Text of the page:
The effects of surveying methodology on honesty

Testing the different delivery methods of these experiments was another large area of focus for Professor Doces. It was observed that amongst the Ivorians answers varied when responses were taken on paper in comparison to an iPad, but also when the enumerators’ race and nationality differed. In terms of technology used for surveying it was found that honest answers were more common when using paper and pencil rather than an iPad.

Doces explained that this could be due to possible fear of the technology and the government having some type of access to it. With that fear they would be less likely to answer truthfully when asked about the president. The other aspect of delivery tested was with the enumerators. Doces himself acted as an enumerator along with one American Ivorian, an Ivorian born and raised in London, and a common local Ivorian. The idea of ‘does the person asking the question matter’ was tested with questions about the respondents happiness. They found that answers when asked by professor Doces exhibited higher levels of happiness than when asked by the other enumerators. It was concluded that these differences in responses would likely be due to race rather than nationality. The last aspect that was tested dealt with the education level of the enumerator. 

Although it was somewhat obvious through their manner and way of speaking, the experiment had them clearly state their education level before asking the respondents their questions. In these situations it was found that the most honest answers were collected from the common Ivorian with the lowest level of education. It was discussed that this could be due to some form of intimidation from outsiders with extremely different backgrounds and went on to prove why a diverse team of enumerators would be beneficial for research.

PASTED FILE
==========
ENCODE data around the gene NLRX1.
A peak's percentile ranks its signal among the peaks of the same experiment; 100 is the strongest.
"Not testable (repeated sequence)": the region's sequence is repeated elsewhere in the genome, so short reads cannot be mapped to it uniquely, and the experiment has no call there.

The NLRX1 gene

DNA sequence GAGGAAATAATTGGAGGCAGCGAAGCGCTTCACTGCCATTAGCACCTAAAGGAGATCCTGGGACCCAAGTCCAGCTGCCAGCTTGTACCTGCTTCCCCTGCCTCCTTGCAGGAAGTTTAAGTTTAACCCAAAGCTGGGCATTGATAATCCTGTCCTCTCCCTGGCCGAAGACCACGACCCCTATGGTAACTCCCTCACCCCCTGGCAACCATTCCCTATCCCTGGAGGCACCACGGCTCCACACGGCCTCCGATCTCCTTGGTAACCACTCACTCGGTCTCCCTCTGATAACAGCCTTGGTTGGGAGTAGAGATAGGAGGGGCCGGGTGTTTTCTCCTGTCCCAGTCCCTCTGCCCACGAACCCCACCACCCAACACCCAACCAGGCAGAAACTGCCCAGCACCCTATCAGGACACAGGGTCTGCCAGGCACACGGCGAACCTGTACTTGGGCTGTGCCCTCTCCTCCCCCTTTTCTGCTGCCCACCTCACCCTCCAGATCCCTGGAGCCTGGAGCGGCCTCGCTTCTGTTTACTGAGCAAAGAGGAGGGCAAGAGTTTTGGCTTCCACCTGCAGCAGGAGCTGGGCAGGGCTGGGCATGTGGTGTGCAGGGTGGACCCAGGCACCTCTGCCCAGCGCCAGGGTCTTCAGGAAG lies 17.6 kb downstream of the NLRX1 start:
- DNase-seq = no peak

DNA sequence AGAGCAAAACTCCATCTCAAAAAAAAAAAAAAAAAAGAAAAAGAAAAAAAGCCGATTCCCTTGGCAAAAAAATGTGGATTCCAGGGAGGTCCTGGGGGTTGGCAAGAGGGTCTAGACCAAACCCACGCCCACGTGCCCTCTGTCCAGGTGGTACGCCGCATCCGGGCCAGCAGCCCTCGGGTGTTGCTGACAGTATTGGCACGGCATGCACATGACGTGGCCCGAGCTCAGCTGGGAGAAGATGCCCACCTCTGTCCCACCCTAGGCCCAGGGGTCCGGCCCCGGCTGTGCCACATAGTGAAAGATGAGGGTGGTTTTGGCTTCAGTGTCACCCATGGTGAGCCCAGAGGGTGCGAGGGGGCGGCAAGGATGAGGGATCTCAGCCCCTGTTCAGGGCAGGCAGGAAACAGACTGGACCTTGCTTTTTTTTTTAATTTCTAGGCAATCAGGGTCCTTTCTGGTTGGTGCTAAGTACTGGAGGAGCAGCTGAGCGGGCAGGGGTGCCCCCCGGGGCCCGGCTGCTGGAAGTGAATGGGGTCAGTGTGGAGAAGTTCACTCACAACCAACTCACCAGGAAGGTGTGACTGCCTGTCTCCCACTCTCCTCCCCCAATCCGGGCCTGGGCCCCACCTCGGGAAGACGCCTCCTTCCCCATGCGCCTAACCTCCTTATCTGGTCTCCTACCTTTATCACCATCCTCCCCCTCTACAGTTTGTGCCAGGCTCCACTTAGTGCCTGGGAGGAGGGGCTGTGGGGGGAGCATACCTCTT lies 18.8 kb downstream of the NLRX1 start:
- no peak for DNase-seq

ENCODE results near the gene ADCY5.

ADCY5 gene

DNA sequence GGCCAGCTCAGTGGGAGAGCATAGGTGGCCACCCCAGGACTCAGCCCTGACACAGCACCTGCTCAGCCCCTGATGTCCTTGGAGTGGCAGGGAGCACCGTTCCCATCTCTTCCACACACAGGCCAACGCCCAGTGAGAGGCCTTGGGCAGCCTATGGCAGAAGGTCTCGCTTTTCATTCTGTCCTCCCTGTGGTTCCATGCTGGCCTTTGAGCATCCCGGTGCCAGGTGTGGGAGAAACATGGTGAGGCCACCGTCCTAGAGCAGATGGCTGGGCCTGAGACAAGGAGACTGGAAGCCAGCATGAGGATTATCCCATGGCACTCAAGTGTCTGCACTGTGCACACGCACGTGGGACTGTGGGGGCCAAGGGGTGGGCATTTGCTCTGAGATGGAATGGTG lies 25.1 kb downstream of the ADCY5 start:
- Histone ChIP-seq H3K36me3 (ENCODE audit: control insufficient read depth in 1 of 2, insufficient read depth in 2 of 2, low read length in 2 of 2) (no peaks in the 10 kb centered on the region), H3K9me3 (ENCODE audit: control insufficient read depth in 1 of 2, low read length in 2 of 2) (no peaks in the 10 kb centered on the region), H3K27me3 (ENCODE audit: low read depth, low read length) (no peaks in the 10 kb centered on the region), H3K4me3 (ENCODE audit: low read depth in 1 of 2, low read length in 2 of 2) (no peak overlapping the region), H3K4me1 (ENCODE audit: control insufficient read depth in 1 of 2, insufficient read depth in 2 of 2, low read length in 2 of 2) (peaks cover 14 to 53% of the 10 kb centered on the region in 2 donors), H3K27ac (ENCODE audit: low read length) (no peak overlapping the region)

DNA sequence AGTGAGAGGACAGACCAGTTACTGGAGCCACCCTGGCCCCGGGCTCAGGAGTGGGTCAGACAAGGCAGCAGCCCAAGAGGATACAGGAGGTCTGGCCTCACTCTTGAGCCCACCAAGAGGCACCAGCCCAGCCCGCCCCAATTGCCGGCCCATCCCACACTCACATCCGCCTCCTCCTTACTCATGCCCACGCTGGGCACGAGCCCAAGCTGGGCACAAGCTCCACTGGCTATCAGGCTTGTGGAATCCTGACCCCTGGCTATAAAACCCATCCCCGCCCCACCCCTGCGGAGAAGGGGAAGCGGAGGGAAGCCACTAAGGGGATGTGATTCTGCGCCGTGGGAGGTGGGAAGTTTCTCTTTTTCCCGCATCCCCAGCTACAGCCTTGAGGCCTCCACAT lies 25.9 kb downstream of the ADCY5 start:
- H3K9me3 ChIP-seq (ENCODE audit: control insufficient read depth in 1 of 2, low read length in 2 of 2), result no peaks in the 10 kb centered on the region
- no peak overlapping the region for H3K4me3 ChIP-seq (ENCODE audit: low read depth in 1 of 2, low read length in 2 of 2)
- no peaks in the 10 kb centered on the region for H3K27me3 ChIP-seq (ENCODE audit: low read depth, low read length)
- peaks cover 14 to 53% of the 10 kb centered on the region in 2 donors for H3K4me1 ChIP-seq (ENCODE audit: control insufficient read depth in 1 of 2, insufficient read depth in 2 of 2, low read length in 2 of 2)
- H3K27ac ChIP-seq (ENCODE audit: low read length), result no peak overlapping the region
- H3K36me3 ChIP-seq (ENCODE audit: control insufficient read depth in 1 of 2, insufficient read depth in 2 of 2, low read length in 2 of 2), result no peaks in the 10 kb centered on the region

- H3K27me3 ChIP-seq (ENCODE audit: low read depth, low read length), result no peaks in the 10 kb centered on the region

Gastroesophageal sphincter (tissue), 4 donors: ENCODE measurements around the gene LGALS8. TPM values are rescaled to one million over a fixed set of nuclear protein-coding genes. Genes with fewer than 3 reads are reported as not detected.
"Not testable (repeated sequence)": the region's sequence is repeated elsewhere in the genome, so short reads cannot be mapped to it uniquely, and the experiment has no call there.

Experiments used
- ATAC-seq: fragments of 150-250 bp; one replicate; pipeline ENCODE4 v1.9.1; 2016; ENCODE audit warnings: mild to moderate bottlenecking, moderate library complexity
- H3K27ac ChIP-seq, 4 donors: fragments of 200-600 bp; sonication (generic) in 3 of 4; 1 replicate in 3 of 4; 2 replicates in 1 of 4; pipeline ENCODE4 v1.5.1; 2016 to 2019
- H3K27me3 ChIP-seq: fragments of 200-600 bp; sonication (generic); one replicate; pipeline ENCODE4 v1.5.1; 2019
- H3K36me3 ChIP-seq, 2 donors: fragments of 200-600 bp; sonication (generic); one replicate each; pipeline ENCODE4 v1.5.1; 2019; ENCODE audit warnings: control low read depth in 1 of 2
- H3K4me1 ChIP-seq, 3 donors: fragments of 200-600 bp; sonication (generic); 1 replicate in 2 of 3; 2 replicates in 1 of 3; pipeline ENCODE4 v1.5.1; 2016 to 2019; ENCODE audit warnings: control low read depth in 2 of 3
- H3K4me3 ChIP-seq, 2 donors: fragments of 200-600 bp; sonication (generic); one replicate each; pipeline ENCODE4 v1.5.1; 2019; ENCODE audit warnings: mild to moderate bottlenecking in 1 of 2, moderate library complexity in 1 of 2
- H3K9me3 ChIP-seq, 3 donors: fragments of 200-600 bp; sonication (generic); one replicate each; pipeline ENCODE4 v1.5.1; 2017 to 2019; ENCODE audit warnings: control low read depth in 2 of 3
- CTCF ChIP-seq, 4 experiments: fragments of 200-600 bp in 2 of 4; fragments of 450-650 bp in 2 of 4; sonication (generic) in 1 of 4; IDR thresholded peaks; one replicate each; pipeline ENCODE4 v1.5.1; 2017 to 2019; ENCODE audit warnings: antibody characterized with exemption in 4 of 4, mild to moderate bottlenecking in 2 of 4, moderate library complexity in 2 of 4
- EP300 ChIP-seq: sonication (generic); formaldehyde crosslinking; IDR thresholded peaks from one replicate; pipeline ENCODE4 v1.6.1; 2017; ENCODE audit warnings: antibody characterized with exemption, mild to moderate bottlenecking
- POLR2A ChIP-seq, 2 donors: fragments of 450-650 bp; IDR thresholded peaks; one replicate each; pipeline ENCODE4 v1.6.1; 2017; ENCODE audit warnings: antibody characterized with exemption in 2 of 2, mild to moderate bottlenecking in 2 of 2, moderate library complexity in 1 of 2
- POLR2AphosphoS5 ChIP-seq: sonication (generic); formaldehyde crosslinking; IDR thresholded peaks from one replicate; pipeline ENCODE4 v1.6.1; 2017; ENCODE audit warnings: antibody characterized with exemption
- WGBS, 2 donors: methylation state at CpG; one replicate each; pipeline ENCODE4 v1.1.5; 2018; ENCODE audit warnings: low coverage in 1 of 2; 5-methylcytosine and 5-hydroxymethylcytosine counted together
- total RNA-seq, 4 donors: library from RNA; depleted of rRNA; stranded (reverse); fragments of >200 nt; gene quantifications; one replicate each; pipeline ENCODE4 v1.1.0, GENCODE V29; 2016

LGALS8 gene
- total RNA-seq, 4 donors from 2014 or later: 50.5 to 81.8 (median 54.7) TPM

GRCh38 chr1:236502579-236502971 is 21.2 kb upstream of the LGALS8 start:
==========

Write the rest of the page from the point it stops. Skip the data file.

A year of living “in the field”

Processor Doces has an abundance of research to share and endless personal stories. He is a strong believer in the practice of remaining in the field, as close as possible to the same living conditions as the people he was studying. This provides a better understanding of why they may think or respond the way they do to certain tests. He explained how he came to understand their mindset on work and how it is so different from the attitudes we typically witness. During this time he witnessed the destruction of an entire community of people. When asked why such a thing occurred, officials had no true answer. While it could have been assumed it was due to a lack of property rights, they would on occasion say it was to build a road. Yet Doces housing remained untouched while the homes of thousands around him were completely destroyed. Moments like these and the reasons behind them could go unnoticed when researchers are not in the field to witness it. He is now in the process of making a documentary surrounding this issue and tragedy.

A year’s worth of research on the development of Africa cannot be covered in a short article, but Professor Doces ties in his research and experience directly to his courses when he can. This semester  in one of his classes “Politics of Precolonial West Africa,” students are constantly provided real world examples to further what they are learning. 

“Being there and experiencing day to day has given me a level of understanding, knowledge, and interest that I could not have gotten reading books in Lewisburg,” Doces said. 

Students of Doces reap the benefits of the opportunity to learn from professors who have observed course material first-hand.